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Doing Business with Terrorists



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That Gilad Shalit has been released after five years of captivity by Hamas brings joy to anyone who watches the Israeli soldier’s reunion with his parents and the ecstatic welcome he received by his countrymen. It also reminds one of the Israel Defense Forces’ noble purpose in doing all it can to stand by its men.

But joy is tempered by the bitter realities of statecraft. First, the trade of one Israeli soldier for 1,027 Arabs, 477 of them convicted terrorists, offers huge incentives for the capture of more Israeli soldiers. Second, the trade releases hundreds of terrorists to their freedom, where they can resume their evil ways, targeting not just Israelis but civilized peoples everywhere.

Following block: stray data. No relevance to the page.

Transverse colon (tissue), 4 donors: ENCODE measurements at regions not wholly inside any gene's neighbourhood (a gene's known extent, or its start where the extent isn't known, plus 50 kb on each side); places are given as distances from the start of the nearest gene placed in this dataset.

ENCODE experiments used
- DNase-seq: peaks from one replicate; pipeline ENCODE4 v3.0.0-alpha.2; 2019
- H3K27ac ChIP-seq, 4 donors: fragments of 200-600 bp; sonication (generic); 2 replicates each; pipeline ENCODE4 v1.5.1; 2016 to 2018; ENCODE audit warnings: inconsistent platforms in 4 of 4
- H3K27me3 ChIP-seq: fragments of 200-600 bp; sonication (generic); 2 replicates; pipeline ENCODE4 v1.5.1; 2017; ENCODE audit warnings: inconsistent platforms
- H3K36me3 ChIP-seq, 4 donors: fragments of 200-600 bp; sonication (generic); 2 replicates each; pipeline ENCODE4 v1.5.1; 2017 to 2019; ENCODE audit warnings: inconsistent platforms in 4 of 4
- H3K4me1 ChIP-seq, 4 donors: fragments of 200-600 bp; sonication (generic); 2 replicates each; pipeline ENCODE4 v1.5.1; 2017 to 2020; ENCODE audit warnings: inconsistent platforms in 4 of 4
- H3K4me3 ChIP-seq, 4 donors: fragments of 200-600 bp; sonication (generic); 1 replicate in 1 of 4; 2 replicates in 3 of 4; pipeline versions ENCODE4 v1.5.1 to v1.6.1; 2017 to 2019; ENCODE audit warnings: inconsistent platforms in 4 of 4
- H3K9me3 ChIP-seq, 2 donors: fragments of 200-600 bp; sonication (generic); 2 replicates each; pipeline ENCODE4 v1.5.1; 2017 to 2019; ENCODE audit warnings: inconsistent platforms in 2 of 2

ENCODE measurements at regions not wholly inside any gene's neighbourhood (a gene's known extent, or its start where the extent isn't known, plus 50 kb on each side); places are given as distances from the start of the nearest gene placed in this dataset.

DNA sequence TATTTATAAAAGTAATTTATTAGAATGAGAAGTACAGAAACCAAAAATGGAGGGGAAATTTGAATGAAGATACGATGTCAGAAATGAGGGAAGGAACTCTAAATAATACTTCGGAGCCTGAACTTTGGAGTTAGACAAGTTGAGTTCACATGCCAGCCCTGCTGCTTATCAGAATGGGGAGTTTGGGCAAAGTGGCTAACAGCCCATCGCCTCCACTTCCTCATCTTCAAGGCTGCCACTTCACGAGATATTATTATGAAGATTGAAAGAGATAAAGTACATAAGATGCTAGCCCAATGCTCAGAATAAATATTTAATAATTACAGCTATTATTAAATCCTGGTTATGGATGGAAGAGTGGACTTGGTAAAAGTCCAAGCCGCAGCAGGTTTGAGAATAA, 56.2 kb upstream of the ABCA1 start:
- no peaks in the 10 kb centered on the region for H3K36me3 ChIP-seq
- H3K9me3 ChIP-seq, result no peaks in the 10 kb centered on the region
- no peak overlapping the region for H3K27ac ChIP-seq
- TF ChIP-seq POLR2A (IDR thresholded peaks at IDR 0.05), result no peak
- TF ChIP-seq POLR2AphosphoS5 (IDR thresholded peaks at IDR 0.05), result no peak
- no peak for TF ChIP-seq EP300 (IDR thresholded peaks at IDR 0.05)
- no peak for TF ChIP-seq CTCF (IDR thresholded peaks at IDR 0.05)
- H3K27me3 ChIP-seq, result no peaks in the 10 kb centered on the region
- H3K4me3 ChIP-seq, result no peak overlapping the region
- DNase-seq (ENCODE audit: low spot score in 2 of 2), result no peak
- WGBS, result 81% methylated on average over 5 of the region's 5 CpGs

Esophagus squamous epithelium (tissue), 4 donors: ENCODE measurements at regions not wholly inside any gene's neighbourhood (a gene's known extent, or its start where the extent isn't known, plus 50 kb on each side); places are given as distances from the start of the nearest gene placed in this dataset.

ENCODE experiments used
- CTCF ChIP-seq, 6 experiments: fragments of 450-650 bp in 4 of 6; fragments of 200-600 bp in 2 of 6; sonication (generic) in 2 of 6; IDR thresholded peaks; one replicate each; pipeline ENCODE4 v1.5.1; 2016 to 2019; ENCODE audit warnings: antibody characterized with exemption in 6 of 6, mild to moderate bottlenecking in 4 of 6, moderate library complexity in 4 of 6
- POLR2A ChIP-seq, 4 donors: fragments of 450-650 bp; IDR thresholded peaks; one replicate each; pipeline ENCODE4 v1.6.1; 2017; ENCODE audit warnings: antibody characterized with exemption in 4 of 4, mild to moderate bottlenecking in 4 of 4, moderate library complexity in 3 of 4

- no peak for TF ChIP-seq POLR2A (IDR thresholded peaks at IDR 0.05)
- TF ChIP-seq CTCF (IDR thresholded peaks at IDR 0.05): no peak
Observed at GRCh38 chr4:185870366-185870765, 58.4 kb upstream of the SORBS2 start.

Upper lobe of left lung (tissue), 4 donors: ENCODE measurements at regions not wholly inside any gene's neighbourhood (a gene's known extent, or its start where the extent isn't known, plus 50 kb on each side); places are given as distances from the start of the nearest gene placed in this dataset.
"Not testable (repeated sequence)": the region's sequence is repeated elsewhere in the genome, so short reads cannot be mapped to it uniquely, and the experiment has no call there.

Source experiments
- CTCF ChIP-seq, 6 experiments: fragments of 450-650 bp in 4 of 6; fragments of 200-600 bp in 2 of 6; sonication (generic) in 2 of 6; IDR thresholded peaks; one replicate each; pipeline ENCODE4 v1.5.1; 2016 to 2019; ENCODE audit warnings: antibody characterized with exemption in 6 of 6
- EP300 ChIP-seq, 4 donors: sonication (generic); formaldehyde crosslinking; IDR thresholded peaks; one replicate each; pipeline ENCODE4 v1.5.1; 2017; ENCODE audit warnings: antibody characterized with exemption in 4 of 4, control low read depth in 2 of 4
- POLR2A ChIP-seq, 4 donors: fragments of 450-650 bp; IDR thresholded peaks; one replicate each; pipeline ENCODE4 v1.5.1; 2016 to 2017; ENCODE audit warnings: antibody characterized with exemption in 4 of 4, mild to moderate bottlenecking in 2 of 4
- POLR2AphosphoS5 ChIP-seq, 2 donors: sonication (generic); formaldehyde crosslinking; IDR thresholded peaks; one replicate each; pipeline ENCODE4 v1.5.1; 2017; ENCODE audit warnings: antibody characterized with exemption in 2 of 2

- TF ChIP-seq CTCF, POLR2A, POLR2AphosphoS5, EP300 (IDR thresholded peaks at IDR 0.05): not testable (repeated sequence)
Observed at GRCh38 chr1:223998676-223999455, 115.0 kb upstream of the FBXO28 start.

This exchange points to the sentimentalization of strategy. Leaders who place the concerns of one individual over the interests of the country betray their mandate and poison its future. Israeli politicians have been making these lopsided swaps since 1982, releasing over ten thousand Palestinians serving prison sentences for terrorist or other hostile actions. Each time they do, they forsake principle and common sense for short-term benefits. Shame on them. 



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